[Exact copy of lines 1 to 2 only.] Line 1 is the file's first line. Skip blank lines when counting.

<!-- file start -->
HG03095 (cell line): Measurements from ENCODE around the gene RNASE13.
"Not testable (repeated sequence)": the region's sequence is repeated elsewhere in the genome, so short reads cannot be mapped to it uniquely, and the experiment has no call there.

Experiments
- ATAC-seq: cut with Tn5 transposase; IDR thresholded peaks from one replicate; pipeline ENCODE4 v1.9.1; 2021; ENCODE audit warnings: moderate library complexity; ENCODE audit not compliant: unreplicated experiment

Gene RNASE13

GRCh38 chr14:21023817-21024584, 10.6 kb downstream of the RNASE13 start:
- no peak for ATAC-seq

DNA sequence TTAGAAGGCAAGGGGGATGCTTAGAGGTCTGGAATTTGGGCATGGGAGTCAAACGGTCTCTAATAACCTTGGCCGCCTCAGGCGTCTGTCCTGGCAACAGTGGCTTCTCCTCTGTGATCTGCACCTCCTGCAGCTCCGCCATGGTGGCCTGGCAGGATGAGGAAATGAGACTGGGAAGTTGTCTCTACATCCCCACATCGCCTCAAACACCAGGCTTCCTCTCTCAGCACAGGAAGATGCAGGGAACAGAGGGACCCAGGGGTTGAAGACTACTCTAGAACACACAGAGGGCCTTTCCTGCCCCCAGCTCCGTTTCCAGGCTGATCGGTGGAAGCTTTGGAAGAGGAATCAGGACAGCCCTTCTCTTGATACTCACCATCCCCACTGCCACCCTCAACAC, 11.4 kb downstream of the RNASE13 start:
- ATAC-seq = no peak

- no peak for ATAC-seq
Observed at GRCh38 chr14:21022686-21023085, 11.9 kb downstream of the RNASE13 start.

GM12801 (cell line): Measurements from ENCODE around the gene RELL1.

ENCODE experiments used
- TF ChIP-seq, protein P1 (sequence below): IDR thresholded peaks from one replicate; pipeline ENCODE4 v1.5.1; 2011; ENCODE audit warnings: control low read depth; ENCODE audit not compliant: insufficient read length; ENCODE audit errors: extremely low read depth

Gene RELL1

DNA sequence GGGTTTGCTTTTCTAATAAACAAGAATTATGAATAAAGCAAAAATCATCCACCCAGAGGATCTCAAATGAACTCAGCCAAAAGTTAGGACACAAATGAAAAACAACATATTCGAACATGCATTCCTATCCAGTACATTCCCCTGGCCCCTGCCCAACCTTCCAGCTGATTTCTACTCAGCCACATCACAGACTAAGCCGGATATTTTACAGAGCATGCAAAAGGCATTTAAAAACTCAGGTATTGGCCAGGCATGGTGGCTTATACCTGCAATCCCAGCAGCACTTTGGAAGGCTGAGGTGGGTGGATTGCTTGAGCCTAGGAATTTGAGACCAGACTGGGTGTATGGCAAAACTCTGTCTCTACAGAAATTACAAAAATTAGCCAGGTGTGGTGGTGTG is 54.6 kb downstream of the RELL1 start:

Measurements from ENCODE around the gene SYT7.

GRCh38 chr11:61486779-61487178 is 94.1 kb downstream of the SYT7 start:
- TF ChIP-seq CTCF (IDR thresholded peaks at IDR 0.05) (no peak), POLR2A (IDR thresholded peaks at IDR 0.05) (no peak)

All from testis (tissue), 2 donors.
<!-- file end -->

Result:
HG03095 (cell line): Measurements from ENCODE around the gene RNASE13.
"Not testable (repeated sequence)": the region's sequence is repeated elsewhere in the genome, so short reads cannot be mapped to it uniquely, and the experiment has no call there.